# What is the total cross section for $H \rightarrow W^{+} W^{-}$?

I need to know the total cross section for the process $$H \rightarrow W^{+}W^{-}$$, but cannot find it anywhere. Decay widths for Higgs decays are mentioned in Peskin and Schroeder (page 776), but I gather that one cannot compute cross sections directly from decay widths.

Edit: looks as if the answer is on page 6 ofthis presentation.

• A decay doesn’t have a cross-section. Cross sections measure how likely two particles are to scatter. – G. Smith Jul 1 at 23:57
• That's right, but someone asked me for the total cross section for the process above, so I'm not sure what they mean. Is it some thing on page 6 of this presentation? uvic.ca/science/physics/vispa/research/projects/atlas/… Are they perhaps referring to the cross section for fusion of two W bosons to a Higgs boson? – Tom Jul 2 at 0:01
• The real Higgs is below threshold to decay to two Ws, so one off-shell W is indicated by W*, and P&S distinctly speculate on above threshold! I guess you could cook up a real Higgs production cross section and multiply it with the BR for your process which includes all decay channels of the two Ws. The p5 -mentioned preprint ATLAS-CONF-2018-004 doesn't have enough background info? Some reference yellow book? – Cosmas Zachos Jul 2 at 0:57
• @Tom if you have troubles calculating the decay widths, i can give you some hints. – ApolloRa Jul 2 at 8:58
• @ApolloRa Some hints or starting point would be useful for the decay widths, as they're not something I compute very often. – Tom Jul 3 at 22:21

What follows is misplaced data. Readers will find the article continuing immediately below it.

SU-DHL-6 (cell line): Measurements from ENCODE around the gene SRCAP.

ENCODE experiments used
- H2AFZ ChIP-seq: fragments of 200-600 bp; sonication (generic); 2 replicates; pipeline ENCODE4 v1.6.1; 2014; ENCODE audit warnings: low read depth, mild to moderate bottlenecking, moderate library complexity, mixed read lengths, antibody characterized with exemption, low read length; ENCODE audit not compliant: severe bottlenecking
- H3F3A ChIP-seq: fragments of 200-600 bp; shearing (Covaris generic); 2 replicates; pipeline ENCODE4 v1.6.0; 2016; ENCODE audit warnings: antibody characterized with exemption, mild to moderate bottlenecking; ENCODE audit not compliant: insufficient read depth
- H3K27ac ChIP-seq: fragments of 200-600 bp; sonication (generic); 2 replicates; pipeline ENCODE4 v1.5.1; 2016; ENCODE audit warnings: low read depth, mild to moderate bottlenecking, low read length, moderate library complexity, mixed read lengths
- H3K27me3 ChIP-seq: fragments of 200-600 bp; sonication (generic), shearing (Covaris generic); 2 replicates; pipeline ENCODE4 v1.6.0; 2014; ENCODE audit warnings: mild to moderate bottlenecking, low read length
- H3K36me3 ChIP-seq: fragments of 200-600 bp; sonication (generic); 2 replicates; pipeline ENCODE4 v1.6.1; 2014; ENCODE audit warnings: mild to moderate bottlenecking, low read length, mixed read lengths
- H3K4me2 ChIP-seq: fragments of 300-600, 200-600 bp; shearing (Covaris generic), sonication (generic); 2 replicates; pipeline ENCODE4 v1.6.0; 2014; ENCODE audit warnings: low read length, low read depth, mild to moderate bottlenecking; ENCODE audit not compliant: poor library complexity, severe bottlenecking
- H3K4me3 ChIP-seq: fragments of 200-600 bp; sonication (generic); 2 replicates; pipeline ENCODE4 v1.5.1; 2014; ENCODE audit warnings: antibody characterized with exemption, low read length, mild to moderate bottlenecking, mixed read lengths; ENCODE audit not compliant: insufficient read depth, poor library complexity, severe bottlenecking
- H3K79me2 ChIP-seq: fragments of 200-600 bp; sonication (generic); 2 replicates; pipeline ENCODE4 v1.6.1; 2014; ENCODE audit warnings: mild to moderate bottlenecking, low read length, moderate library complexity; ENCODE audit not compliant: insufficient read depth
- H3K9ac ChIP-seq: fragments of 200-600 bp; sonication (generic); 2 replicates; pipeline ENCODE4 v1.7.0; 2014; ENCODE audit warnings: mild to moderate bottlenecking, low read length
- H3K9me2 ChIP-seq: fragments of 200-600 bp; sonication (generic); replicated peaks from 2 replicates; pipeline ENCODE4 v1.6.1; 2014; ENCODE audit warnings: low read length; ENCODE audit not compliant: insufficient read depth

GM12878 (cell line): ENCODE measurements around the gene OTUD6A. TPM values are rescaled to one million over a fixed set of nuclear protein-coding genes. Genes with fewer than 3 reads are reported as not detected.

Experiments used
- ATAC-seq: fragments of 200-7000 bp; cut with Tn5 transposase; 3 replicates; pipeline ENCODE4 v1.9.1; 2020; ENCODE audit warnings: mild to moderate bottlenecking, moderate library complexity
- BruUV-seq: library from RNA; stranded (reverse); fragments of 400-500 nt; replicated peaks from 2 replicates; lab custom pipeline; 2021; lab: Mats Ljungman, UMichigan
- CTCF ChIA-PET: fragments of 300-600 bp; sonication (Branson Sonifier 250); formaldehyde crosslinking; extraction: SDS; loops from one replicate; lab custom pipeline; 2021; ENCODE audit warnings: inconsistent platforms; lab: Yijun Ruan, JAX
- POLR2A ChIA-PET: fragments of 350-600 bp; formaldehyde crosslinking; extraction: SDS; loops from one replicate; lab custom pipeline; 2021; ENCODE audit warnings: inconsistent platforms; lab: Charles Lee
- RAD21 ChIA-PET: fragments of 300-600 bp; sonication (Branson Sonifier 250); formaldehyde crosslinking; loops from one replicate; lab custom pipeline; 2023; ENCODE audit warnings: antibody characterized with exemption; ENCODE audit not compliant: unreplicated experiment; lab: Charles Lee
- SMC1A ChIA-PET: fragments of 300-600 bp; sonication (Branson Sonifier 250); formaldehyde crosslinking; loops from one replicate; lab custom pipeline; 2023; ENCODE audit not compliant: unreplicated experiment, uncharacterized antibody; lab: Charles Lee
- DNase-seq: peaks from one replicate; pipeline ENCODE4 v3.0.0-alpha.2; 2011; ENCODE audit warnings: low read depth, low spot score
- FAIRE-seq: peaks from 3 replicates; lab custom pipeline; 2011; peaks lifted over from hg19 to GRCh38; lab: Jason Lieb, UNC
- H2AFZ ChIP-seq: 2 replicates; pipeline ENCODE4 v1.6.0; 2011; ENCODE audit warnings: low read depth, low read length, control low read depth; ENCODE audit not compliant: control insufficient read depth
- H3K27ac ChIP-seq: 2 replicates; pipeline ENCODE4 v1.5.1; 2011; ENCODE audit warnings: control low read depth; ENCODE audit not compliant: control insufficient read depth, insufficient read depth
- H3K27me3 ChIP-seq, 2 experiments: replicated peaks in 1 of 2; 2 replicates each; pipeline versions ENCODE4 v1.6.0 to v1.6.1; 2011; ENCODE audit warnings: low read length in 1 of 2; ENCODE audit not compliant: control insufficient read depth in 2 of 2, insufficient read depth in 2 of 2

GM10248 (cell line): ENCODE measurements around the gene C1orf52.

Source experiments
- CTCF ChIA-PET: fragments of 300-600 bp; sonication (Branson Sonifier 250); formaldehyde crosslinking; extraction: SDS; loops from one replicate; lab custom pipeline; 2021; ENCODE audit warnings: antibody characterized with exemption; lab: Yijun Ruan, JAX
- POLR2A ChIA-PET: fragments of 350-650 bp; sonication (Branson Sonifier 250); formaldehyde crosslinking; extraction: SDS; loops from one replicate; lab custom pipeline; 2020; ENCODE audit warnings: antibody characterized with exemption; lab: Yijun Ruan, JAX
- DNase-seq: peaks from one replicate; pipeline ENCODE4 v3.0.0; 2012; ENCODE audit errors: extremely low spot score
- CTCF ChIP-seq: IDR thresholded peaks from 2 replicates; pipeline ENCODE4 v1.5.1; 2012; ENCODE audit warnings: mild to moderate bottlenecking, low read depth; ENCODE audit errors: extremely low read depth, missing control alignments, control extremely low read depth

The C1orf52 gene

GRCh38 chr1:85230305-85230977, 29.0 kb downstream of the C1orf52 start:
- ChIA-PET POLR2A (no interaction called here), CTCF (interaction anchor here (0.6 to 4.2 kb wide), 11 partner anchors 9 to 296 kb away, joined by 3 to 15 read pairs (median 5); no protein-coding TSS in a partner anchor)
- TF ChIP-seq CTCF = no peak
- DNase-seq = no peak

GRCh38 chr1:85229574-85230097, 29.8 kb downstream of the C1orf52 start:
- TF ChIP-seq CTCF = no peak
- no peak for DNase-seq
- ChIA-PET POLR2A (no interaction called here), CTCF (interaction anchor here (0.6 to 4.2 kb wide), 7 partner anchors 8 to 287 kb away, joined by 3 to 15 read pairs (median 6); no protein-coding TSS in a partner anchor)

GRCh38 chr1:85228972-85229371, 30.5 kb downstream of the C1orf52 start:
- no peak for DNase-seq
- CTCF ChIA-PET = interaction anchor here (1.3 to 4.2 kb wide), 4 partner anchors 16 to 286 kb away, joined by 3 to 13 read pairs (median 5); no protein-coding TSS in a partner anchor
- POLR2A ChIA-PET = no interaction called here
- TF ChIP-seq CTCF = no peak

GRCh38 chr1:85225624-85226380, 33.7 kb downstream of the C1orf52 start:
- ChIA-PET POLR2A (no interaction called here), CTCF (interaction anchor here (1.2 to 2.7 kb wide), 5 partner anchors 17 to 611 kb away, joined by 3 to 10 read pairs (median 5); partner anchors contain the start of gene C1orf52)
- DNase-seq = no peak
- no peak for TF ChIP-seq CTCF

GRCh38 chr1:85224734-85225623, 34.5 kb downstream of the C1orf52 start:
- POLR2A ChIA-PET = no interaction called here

A decay doesn't have a cross section associated with it, only a decay width. Most likely they are referring to the production cross section for the process $$\rm X+X\to H\to W^+W^-$$ at some specific collider. Note that this depends on the identity of the initial particles and their momenta. It can also depend on other properties such as the polarization of the beams and the geometric acceptance of the detector.

For instance, the fiducial cross section $$\rm pp\to H\to W^+W^-\to e\nu\mu\nu$$ has been measured at the CMS experiment at a center of mass energy $$\sqrt{s}=13~\rm TeV$$ to be $$85.0^{+9.9}_{-9.3}~\rm fb$$, as detailed in this paper.

The amplitude for the decay is:

$$M = \cfrac{g^{αβ}g^2 v}{2}ε^{*}_{α}(p)ε^{*}_{β}(q)$$

You can obtain the vertex factor from the assosiated Lagrangian. $$ε$$ here are the polarisations of the outgoing spin $$1$$ bosons and $$p$$ and $$q$$ denote the momenta. You want to calculate:

$$Γ = \frac{p_{f}}{32π^2 m_{H}} \int |M^2|dΩ$$

For the $$M^2$$ you use the fact that $$W$$'s are spin one massive bosons, so when you sum over polarisations:

$$Σ_{pol}(ε^{*}_{α}(p)ε_{μ}(p)) = -g_{αμ} + \cfrac{p_αp_μ}{Μ_w}$$

Assuming that we are in Higgs center of mass frame:

$$p^{α} = (Ε,0,0,p)$$, $$q^{α} = (E,0,0,-p)$$,

$$Μ_{H} = E +E \Rightarrow E = \cfrac{M_{H}}{2}$$,

$$p^{α}p_{α} = Ε*Ε - p*p = E^2 - p^2 = M_W^2$$,

$$q^{α}q_{α} = Ε*Ε - p*p = Ε^2 - p^2 = M_{W}^2$$, $$p^{α}q_{α} = Ε*Ε - (-p)*(p) = E^2 + p^2 = E^2 + E^2 -M_{W}^2 = 2*\cfrac{M_{H}^2}{4} - M_{W}^2 = \cfrac{M_{H}^2}{2} - M_{W}^2$$

$$p_{f}^2 = E^2 - M_{W}^2 = \cfrac{M_{H}^2}{4} - M_{W}^2$$

and of course $$\int dΩ = 4π$$. With all the above it is eazy to calculate the decay rate for $$H\rightarrow M^{+}M^{-}$$. Note that if you encounter the $$H\rightarrow ZZ$$ decay the final result should be devided by $$2$$ because $$Z$$ are identical particles and there is no way to distinguish which is which.